In this tutorial, we’re going to look at how to find my Synology NAS on a network.
To locate a Synology NAS on your network, use the Synology Assistant, a desktop tool provided by Synology. This tool scans your network to identify all Synology devices, providing their status and IP addresses. To use it, download and install Synology Assistant from Synology’s official website, then run it. Once the scan is complete, you’ll see your NAS listed. You can then log into the device using your web browser by entering the listed IP address into the address bar. If Synology Assistant doesn’t work, use one of the options below.
When you first purchase your Synology NAS and plug it in, there are a few different ways that you can find it. This is necessary in order to configure it properly, but you might be running into an issue and are trying to locate it as well. In this tutorial, we’re going to look at how to find a Synology NAS on a network, but we’re going to look at it using three different methods so that you’ll have multiple ways of finding it.
How to Find a Synology NAS on a Network
We will look at three different ways on how to find a Synology NAS on a network below.
1. How to Find my Synology NAS on a Network with a Web Browser
The easiest way to find a Synology NAS on a network is by using a web browser and navigating to a specific URL, however, if your NAS is already configured, it might have trouble finding it. For new Synology devices, however, it should easily find the NAS using this method.
1. Navigate to the https://finds.synology.com website and it will automatically start searching your network.
2. If any devices are found, it will automatically show them in the web browser and you can select Connect to set them up!
NOTE: (this is an older screenshot from DSM 6, but it will look similar in DSM 7).
2. How to Find a Synology NAS on a Network with Synology Assistant
1. If you navigate to Synology’s Download Center, you can download the Synology Assistant. The Synology Assistant allows you do to a few different things, but the main function is to actually find your Synology NAS.
2. Download and install it for the operating system that you’re currently using.
3. After installing it, launch the Synology Assistant application. It will automatically search your network and should return the Synology NAS devices that it finds.
4. Please keep in mind that the Synology Assistant uses specific ports to operate, so if you’re using Synology’s Firewall and can’t find it, there’s a good chance that you’ll need to create an allow rule for Synology Assistant.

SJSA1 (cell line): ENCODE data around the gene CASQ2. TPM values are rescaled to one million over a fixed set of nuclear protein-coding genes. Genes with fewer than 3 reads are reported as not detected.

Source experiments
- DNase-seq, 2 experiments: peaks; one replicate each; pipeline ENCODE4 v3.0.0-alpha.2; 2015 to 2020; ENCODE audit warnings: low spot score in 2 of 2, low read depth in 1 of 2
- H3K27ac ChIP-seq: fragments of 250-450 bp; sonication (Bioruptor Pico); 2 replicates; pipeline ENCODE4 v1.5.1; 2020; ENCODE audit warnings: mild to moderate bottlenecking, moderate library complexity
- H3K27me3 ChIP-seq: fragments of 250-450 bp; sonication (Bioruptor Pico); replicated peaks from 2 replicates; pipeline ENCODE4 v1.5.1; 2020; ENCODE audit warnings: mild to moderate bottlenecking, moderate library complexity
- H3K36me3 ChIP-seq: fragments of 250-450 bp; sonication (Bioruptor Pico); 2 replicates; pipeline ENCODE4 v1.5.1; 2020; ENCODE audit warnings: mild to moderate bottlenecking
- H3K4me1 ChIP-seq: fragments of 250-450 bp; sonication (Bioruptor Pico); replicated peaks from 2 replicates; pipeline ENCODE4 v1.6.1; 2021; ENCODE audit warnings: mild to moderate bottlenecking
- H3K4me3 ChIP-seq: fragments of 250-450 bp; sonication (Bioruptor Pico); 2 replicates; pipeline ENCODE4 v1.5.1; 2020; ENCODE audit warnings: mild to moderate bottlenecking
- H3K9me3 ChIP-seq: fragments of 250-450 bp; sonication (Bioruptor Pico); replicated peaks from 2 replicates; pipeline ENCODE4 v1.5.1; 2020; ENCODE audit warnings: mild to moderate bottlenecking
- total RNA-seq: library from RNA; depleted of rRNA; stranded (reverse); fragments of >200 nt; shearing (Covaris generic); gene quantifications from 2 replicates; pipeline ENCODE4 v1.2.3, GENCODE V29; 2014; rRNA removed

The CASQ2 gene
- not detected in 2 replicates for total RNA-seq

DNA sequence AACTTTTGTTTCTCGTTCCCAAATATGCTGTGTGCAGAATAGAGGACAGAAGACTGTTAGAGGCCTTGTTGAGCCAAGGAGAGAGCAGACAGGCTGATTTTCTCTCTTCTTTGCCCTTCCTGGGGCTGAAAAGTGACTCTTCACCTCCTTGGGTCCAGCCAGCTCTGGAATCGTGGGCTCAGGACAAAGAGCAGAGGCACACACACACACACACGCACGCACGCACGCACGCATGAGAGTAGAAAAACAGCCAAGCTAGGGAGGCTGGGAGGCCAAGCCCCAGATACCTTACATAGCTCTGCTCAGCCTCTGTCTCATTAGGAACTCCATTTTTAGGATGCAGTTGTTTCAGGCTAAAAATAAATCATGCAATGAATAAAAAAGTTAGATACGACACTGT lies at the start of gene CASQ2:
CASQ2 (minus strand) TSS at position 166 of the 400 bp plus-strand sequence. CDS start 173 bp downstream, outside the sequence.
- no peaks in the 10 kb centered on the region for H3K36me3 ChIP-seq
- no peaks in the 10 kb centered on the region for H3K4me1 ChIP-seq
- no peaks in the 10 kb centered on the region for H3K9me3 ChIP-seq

3. How to Find a Synology NAS on a Network with an IP Scanner
If the two options above don’t display the NAS, you can perform a network scan to see all of the devices that are currently on your network. This doesn’t use Synology-specific tools, so if the device isn’t listed here, it’s either not receiving a network connection or not on the current subnet.
1. Download Angry IP Scanner and install it (there are Windows/Mac/Linux versions available).
2. After installing it and opening it, select Tools then Fetchers, and add MAC Vendor.
3. Your current network range should be prefilled. Select the Start button to search your network.
4. In the list of results, find the IP address of your NAS. If you can’t find it, look in the MAC Vendor field and you should see a Synology device listed.
4. Device Not Showing Up
At this point, if the device isn’t showing up, there could be many reasons why. I will try and list a few of the most common reasons, but the reality is that there are probably many more:
- The NAS is offline.
- The NAS has an IP address on another subnet.
- There is some sort of hardware issue with the NAS.
This is a list of only a few, but there could be many more. If you’re troubleshooting the issue of trying to find a NAS, using option three above (Angry IP Scanner) is most likely your best bet as it will simply scan all devices on the local subnet.
There are many ways to find a Synology NAS on your network, but depending on when you’re trying to find it (OS isn’t installed, OS is installed, new router, etc), one option above may be better than the others.
Thanks for checking out the tutorial on how to find a Synology NAS on a network. If you have any questions, feel free to leave them in the comments!